Weibo (WB -2.77%), a Chinese social media company that is frequently compared to Twitter (TWTR), might seem like an undervalued growth stock. Its microblogging platform served 573 million monthly active users (MAUs) last quarter, up 12% from a year ago, while its revenue rose 39% year-over-year in the first nine months of 2021.
Analysts expect Weibo's revenue and earnings to rise 33% and 29%, respectively, for the full year. It faces easy comparisons to its slower growth throughout the pandemic last year, but its stock looks cheap at just nine times forward earnings and about three times next year's sales. Unfortunately, four red flags indicate the stock could be a value trap.
1. Sina's privatization
Sina, one of China's oldest internet companies, spun off Weibo in an IPO in 2014. However, Sina still maintained a majority voting stake in Weibo and relied on the social network to generate a large portion of its revenue.
In early 2021, Sina took itself private and delisted its shares from the NASDAQ. The $2.6 billion deal -- which handed Sina over to New Wave, a holding company owned by Sina's CEO -- arguably undervalued Weibo, and didn't seem to assign any value to Sina's other businesses at all.
At the time of its privatization, Sina still owned a 44.9% equity stake in Weibo, which gave it 71% voting control in the company. Weibo had a market cap of nearly $12 billion on the day Sina delisted its shares, so a 44.9% stake in the company was worth a lot more than $2.6 billion.
Sina's investors couldn't block the lowball deal because New Wave also held a majority voting stake in Sina. That delisting burned a lot of U.S. investors, who had considered Sina an arbitrage play on Weibo. It also sparked rumors that Weibo might also take itself private at a steep discount, and revealed just how little control Weibo's foreign investors actually wielded against Sina.
2. Weibo's disappointing Hong Kong IPO
Weibo denied those privatization rumors in July, and its IPO in Hong Kong in December indicated it still wanted to remain publicly traded.
Unfortunately, Weibo's IPO in Hong Kong didn't impress many investors. It priced its shares at 272.80 Hong Kong dollars ($34.98), but the stock closed at 253.20 HKD ($32.47) on the first trading day and is now only worth about 225 HKD ($28.85). That busted IPO indicates Chinese investors aren't too optimistic about Weibo's future either.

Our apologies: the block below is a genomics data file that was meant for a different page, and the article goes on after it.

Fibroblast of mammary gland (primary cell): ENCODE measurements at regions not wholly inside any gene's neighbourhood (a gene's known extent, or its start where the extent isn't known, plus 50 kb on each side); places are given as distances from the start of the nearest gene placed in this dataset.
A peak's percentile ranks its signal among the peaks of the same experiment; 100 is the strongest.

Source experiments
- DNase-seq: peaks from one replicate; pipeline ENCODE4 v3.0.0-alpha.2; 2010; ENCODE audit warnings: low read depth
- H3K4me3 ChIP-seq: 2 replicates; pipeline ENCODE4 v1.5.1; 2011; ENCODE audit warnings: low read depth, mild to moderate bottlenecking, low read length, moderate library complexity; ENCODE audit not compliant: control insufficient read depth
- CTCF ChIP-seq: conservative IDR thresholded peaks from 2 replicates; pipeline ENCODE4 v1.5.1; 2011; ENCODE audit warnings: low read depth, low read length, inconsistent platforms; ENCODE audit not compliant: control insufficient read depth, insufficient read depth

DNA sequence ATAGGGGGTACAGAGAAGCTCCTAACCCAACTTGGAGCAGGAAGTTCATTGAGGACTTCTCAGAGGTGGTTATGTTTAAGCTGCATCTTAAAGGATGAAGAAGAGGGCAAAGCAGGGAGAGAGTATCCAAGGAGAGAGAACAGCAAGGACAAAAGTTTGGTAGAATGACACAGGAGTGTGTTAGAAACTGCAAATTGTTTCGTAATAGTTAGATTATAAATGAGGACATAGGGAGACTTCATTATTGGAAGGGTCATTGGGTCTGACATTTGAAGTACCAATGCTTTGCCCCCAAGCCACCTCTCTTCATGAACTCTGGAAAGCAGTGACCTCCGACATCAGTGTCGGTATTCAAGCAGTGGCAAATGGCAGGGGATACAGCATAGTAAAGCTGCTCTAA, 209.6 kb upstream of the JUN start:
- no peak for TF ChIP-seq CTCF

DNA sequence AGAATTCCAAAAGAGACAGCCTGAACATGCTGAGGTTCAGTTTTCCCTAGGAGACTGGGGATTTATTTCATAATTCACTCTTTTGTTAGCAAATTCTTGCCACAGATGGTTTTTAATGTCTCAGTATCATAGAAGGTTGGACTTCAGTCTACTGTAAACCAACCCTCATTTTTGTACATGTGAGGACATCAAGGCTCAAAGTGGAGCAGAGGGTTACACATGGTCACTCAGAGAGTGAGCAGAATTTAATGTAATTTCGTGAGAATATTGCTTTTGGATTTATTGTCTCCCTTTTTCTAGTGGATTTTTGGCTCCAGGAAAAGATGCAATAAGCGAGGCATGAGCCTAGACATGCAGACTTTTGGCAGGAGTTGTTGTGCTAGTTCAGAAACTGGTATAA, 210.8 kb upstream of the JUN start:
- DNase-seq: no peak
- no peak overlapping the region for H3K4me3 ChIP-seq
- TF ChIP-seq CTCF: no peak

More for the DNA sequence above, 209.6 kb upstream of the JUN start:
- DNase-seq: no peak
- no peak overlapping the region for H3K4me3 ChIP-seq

3. Alibaba's big divestment
Alibaba (BABA -0.74%) bought an 18% stake in Weibo right after its IPO in 2014. That stake had risen to 29.6% as of Sept. 2021, making Alibaba the company's second-largest stakeholder after Sina.
For years, Alibaba's stake in Weibo sparked speculation that the e-commerce and cloud giant could acquire the social media company. However, recent reports suggest that Alibaba could sell that stake to the state-backed media company Shanghai Media Group.
Alibaba might consider making that divestment to appease antitrust regulators and reduce the government's scrutiny of its media-related investments. Tencent also recently made a comparable concession by divesting its stake in the e-commerce giant JD.com.
Alibaba's potential divestment raises red flags for Weibo, for two reasons: A sale to a state-backed media company could introduce even tighter censorship restrictions for the social network, and it could limit Weibo's future integration into Alibaba's platforms.
In the past, Weibo directed its users toward Alibaba's online marketplaces, and it used AliPay (from Alibaba's affiliate Ant Group) to power its Weibo Payments platform. The removal of those features could hurt both companies.
4. The regulatory headwinds
Lastly, Weibo isn't immune to China's crackdown on its top tech companies. Its public relations director was arrested in August on bribery charges, and the Cyberspace Administration of China (CAC) recently fined Weibo three million yuan ($471,031) over vague allegations of inappropriate content.
That's a slap on the wrist for a company that is expected to generate $2.25 billion in revenue this year, but it indicates the government will continue to closely police and censor Weibo's content. That scrutiny could intensify significantly if Alibaba sells its stake to Shanghai Media Group.
In the past, Weibo spent a lot of money developing AI algorithms and hiring teams of censors to monitor its content in real time. If the Chinese government wants Weibo to exert even stricter censorship standards, its operating expenses could surge and throttle its earnings growth.
Even if Weibo overcomes its regulatory challenges in China, it still needs to address the looming delisting threats in the U.S., where securities regulators have been tightening their auditing requirements for foreign companies.
Weibo's stock is cheap for obvious reasons
Weibo might initially seem like a compelling alternative to Twitter and other American social media companies. However, Weibo's stock is cheap because it faces far too many near-term challenges. Investors should wait for these headwinds to dissipate before rerating Weibo as a value play.